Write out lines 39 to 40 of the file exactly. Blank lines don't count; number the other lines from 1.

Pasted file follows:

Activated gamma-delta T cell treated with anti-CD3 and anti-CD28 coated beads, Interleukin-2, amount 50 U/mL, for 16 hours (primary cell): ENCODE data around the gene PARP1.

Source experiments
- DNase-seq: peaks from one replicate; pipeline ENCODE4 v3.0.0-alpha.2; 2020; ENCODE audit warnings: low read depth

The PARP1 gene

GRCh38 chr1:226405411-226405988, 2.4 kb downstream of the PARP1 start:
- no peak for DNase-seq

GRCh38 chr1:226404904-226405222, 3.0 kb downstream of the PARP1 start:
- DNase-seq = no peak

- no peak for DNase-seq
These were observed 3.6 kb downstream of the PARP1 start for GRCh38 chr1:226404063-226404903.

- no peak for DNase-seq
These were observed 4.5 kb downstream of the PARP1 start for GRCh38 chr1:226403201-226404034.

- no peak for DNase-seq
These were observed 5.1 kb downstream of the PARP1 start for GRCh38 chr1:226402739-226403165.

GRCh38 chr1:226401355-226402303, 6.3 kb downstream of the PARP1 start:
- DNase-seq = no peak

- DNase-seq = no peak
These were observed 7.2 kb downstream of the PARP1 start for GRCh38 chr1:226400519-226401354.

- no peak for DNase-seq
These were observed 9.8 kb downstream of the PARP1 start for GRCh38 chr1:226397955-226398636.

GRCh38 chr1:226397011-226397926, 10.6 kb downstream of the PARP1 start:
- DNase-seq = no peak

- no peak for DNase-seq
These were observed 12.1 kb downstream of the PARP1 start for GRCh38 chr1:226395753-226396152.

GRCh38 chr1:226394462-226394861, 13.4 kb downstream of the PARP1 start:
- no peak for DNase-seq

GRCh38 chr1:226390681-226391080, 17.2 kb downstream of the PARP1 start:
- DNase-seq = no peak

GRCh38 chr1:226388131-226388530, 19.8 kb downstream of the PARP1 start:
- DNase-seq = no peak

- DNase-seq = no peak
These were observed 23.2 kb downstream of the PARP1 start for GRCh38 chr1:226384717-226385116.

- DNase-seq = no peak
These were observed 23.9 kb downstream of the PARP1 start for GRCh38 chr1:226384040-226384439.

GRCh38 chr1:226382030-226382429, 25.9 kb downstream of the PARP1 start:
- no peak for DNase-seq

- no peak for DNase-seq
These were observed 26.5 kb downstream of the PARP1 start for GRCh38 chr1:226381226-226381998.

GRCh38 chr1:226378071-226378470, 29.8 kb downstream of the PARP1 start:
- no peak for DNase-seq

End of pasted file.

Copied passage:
GRCh38 chr1:226378071-226378470, 29.8 kb downstream of the PARP1 start:
- no peak for DNase-seq